Another Mom’s Struggle

I want to introduce you to another blogger.  She is a mom, a registered nurse, and wife.  She wanted to share her story of struggle with balancing work, family, baby, and her reasons for deciding to be a stay at home mom.

Her name is Nikki you can find her blog at:


From Engineering Student, To Nurse, To Motherhood.

After graduating high school all I knew was that I was good at math.  My parents were engineers, so naturally engineering was my first major. However, after lounging around for six years with no degree to show for you it, I realized it probably wasn’t the best choice. After 6 years of dragging it out, my mom suggested that I become a nurse. Little did I know how intense nursing would be. You don’t get a sense of how intense it is until you actually take the courses and care for others. I learned many life lessons in nursing school and in the field. In fact, I held my first baby and changed my first diaper in nursing school.

After graduating nursing school my first job was at a small facility caring for children who were medically fragile. It was physically and emotionally draining. This is the first place I saw a child actually struggle to breathe. Some nurses I spoke to during my schooling said they never even used CPR, so after learning CPR myself I never thought I was ever going to use it, but I was wrong and I had to! It was scary but it was also a revelation that I could work under pressure.

In the summer of 2015 I got married and moved to Maryland to be with my husband. While looking for a new job in Maryland, I found out I was pregnant.

Finding out I was pregnant was one of the most exciting moments of my life!  However, bills don’t pay themselves, so I started working at a geriatric rehabilitation facility. I made sure that people knew I was pregnant so that I wouldn’t get certain patients.  It was not to avoid the difficult patients. Typically when pregnant, it is safer to not care for patients with infectious diseases such as, hepatitis, HIV, shingles/chicken pox, Ebola, just to name a few, should I go on…?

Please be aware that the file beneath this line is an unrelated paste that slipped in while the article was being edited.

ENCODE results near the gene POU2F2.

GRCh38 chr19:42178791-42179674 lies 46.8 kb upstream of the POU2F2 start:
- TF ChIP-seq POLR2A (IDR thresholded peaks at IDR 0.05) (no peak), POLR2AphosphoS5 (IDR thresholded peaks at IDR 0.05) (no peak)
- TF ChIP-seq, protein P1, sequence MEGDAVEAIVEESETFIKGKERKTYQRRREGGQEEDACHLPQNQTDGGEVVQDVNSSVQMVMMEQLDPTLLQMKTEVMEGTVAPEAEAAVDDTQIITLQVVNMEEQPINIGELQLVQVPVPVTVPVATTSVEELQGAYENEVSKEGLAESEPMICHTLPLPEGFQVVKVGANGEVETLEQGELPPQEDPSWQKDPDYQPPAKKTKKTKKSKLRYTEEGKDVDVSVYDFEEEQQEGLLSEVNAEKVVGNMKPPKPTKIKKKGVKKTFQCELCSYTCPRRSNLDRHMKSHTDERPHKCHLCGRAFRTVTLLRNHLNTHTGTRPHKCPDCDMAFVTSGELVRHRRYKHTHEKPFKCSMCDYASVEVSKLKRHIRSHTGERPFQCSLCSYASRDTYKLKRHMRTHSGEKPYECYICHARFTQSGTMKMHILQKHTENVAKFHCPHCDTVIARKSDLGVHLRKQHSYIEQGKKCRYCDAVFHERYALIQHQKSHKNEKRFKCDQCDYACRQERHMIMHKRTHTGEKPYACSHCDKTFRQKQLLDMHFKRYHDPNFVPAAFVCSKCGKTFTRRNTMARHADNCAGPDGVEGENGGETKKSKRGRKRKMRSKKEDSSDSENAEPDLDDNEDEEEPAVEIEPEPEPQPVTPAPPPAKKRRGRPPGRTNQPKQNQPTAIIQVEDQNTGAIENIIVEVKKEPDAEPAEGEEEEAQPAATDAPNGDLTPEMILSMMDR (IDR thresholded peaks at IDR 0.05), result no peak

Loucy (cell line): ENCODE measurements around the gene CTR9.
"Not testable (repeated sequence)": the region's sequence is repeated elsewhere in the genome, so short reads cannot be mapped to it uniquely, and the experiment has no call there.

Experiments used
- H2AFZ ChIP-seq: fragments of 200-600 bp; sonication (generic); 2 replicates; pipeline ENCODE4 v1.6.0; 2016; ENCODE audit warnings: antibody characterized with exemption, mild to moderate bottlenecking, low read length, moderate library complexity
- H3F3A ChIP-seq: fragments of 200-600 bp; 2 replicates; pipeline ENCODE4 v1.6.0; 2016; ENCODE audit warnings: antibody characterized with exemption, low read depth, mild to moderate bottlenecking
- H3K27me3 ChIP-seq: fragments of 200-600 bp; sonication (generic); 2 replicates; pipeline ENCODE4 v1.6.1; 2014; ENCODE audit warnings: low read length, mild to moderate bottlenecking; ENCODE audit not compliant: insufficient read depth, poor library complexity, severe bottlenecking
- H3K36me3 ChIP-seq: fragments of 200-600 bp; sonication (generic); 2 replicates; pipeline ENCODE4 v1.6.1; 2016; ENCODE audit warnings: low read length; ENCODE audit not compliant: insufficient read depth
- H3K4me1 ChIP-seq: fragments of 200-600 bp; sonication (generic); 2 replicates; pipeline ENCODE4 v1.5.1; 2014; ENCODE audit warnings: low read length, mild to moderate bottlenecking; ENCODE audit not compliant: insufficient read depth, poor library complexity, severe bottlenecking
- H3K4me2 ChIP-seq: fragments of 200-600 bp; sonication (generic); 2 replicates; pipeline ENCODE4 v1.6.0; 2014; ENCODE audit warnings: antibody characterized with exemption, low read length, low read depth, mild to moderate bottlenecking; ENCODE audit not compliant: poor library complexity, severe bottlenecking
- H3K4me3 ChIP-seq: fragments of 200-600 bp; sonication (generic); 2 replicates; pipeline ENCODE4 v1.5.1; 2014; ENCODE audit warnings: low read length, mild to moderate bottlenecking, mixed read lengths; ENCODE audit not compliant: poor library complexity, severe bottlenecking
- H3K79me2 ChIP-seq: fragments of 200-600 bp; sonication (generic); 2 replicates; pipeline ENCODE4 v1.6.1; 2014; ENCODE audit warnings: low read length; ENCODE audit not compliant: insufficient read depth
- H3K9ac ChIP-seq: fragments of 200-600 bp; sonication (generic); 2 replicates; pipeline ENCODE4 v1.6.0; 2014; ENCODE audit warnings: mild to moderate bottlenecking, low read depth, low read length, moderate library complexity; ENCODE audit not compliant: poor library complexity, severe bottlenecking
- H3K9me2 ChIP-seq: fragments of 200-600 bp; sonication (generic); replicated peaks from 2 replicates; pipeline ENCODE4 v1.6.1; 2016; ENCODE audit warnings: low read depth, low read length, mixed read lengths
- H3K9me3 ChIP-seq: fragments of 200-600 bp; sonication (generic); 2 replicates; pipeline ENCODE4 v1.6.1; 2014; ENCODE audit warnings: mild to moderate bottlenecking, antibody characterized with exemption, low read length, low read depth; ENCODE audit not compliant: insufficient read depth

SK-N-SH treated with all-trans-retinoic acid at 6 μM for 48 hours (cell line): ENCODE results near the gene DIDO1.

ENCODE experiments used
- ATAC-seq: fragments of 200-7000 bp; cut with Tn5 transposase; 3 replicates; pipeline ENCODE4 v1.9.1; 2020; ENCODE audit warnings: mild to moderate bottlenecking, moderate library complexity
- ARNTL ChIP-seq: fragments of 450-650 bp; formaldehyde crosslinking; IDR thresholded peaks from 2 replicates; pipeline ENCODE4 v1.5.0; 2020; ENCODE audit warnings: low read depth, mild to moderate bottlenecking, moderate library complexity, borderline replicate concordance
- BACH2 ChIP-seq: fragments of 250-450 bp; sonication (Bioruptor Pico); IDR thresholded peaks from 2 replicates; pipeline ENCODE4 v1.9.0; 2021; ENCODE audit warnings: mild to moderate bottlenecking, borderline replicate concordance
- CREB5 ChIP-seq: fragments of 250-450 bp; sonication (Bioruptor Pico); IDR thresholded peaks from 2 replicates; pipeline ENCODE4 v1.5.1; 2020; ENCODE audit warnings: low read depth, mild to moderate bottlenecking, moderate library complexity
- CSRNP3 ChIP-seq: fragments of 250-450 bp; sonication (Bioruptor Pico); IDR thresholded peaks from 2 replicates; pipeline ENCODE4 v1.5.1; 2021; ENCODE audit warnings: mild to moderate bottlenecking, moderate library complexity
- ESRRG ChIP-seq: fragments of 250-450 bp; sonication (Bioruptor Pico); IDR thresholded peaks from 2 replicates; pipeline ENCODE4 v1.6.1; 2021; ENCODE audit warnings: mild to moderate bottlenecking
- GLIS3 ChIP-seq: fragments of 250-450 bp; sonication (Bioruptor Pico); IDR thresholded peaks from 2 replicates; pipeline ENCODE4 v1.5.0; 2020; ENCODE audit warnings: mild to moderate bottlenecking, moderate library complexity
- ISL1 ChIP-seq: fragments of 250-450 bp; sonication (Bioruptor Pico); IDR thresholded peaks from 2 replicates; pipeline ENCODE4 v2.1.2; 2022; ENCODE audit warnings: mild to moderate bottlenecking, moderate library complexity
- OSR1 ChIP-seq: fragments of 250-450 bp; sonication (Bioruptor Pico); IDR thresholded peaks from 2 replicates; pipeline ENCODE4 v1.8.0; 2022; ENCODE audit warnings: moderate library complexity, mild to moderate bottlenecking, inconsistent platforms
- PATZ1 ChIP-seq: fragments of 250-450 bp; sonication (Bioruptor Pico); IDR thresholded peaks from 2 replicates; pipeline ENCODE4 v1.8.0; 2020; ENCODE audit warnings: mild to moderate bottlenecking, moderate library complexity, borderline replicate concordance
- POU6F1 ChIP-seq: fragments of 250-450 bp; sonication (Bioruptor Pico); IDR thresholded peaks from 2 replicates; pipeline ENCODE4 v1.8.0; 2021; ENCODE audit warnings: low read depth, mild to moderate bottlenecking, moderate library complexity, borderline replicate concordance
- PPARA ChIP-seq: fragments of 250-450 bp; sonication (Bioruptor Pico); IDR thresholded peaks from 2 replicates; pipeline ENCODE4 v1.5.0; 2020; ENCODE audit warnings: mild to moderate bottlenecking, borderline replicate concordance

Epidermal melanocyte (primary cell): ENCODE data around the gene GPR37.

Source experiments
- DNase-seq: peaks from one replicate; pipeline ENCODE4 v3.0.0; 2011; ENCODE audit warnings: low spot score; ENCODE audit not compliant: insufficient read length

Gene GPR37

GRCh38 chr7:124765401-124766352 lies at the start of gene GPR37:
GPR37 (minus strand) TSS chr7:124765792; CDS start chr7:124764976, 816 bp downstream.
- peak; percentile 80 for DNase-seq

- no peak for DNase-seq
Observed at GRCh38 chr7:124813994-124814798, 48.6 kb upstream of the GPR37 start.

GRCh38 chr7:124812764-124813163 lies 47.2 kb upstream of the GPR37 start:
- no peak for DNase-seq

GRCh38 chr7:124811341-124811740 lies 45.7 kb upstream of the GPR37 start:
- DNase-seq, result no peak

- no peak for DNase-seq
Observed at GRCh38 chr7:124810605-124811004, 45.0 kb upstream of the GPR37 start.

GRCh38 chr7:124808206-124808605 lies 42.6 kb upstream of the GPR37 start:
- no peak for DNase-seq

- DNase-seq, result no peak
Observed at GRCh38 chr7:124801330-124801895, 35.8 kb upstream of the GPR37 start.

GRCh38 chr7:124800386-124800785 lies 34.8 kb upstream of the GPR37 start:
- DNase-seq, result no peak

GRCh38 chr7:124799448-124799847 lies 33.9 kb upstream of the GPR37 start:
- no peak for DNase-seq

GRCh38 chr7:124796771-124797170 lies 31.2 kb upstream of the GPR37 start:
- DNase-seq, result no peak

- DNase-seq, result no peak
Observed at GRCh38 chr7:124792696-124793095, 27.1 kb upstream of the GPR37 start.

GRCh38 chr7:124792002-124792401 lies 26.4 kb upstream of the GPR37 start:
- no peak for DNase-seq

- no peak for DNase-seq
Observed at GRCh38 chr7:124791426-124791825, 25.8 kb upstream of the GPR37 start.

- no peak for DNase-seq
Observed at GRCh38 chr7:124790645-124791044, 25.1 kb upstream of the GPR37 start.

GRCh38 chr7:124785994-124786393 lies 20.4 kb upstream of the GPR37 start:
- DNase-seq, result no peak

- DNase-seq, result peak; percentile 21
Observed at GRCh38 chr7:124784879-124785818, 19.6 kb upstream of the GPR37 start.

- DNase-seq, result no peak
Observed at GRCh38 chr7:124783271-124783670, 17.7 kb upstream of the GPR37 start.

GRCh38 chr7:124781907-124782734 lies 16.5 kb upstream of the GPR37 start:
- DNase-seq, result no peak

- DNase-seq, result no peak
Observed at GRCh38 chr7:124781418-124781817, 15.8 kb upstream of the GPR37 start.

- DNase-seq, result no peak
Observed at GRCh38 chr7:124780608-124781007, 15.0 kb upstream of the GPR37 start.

According to the CDC, these diseases can cause more severe outcomes in pregnant women and also harm the unborn baby.  A few of the patients in the facility had hepatitis. I was given the same patient multiple times even though I said that I didn’t feel comfortable caring for the patient because I was pregnant. I didn’t care for the nurses’ insensitivity. I cared for another hepatitis patient and I had no idea she had it because it wasn’t in her paperwork. The patient was bleeding and the blood dripped onto the carpet.  One of the nurses stepped on the blood and she was unknowingly dragging it across the hallway.  It was just so much of a safety issue for me that I wanted out!  Who puts carpet in a medical facility anyway? The administrative assistant must have been insane to think that a good idea.